DENVER – In-N-Out Burger is suing Denver-based Smashburger for copyright infringement and other trademark-related claims over its use of the term “Triple Double” to describe and advertise one of its cheeseburgers.
The California-based burger chain filed the claim Monday in U.S. Central District Court of California.
In the lawsuit, In-N-Out claims that Smashburger knowingly started using the moniker for its new burger in July despite opposition being raised by In-N-Out about trademark filings made by Smashburger late last year.
In-N-Out has long-existing national and state of California trademarks on the “Double-Double, Triple Triple, and Quad Quad” burgers, and some similar trademarks like “2 x 2” and “3 x 3”.
The chain claims that Smashburger—which was founded in 2007 and has since opened more than 300 franchises nationwide, including 36 in California—is actively harming In-N-Out’s reputation by selling the “Triple Double” burger and “diluting” In-N-Out’s trademarks.
In-N-Out has a “Not-So-Secret Menu” that customers can use to customize their burgers and which can, according to the lawsuit, result in “Triple Double” or “3 x 2” orders.
In-N-Out claims that after Smashburger filed its trademark claims for its burger late last year, In-N-Out filed a notice of opposition with the Trademark Trial and Appeal Board in June 2.
But after that, according to the suit, Smashburger then started using the “Triple Double” term.
“In-N-Out is informed and believes…that Smashburger…chose to adopt and use the Triple Double and Smashburger Triple Double marks to trade on the goodwill associated with In-N-Out’s Registered Marks,” the lawsuit says.
It goes on to say that by using the “Triple Double” moniker, Smashburger “creates a likelihood of consumer confusion because actual and prospective customers are likely to believe that In-N-Out has approved or licensed Smashburger’s use of its marks, or that In-N-Out is somehow affiliated or connected with Smasburger or its services.”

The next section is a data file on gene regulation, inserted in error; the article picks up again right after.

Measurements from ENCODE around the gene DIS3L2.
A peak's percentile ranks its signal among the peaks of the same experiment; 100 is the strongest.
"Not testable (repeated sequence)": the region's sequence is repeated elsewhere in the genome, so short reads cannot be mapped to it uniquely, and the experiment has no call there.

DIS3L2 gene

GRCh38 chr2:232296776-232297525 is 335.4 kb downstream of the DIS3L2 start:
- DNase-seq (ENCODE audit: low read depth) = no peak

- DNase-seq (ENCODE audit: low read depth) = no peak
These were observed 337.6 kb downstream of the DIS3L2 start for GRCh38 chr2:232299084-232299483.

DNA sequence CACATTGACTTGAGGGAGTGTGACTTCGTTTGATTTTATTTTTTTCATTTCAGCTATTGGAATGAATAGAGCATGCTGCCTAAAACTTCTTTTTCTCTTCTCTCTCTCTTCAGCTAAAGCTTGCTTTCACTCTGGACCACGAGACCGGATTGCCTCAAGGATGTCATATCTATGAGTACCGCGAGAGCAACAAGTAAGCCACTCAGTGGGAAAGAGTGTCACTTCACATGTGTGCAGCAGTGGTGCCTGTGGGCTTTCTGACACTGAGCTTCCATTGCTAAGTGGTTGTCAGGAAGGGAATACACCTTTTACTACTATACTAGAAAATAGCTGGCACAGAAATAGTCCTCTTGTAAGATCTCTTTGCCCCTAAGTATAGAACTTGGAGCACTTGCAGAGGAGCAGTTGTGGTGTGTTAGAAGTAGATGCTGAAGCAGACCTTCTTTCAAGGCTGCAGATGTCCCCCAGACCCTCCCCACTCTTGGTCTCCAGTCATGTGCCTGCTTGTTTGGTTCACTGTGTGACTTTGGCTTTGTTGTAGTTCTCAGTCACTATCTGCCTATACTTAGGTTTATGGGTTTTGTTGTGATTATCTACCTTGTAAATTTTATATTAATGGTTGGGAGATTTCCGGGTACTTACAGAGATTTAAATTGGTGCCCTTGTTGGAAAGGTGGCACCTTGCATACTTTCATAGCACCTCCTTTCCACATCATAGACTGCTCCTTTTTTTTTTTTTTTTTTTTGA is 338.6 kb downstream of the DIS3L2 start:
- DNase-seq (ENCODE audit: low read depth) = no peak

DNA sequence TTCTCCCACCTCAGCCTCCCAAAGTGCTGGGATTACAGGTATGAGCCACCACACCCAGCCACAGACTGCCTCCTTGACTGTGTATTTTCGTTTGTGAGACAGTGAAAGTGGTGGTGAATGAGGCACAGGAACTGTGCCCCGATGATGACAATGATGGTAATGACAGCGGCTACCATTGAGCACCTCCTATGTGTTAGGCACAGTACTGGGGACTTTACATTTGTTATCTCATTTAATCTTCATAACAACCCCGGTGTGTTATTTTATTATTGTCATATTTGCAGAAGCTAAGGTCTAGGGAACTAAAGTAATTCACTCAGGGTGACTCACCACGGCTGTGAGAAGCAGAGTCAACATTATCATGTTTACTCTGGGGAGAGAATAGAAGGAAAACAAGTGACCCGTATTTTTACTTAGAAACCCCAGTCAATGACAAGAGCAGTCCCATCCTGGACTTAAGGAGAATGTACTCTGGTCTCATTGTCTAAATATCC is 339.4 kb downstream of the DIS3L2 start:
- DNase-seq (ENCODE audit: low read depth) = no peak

“Smasburger’s use of In-N-Out’s famous trademarks implies that the quality of the goods and services offered by Smashburger is the same as that of In-N-Out,” it says.
The lawsuit claims that Smashburger’s use of “Triple Double” causes In-N-Out’s customers “confusion, mistake or deception” and that it has suffered damages and “irreparable injuries to its reputation and goodwill.”
Among the claims In-N-Out makes, it says that Smashburger has intentionally created unfair competition contrary to California law:
“The actions of Smashburger…were taken with substantial certainty that such acts would cause harm to In-N-Out, in conscious disregard for the rights of In-N-Out and by conduct that was done with malice and ill-will and intent to harm In-N-Out, such as to constitute oppression, fraud, malice, and despicable conduct…entitling In-N-Out to exemplary damages in an amount appropriate to punish and set an example of Smashburger.”
In-N-Out asks the federal judge to permanently enjoin Smasburger from using either of its “Triple Double” terms, as well as issue preliminary and permanent injunctions barring Smashburger’s use of the terms.
Among other things, In-N-Out is also seeking compensatory damages, and treble damages—which could triple the amount of compensatory damages awarded in the case, if there are any.
A Smashburger spokeswoman sent the following statement Tuesday afternoon:
Smashburger’s new Triple Double Burger, launched in June, was developed to celebrate the chain’s 10-year anniversary.
“We wanted to create the best cheeseburger for the next generation of burger lovers. With two Smashburger patties and three layers of melted cheese, we named it the Smashburger Triple Double, which has really resonated with consumers,” said Smashburger Co-Founder & Chief Executive Officer, Tom Ryan.
“Frankly, we are flattered by the attention In-N-Out has given our Smashburger Triple Double. To date, Smashburger’s Triple Double is posting double-digit traffic and sales increases for the 10-year-old Smashburger brand. The Triple Double burger is clearly popular with our customers and is not comparable to any In-N-Out menu offering,” added Ryan.
“We invite all burger lovers to taste the Smashburger Triple Double and decide for themselves.”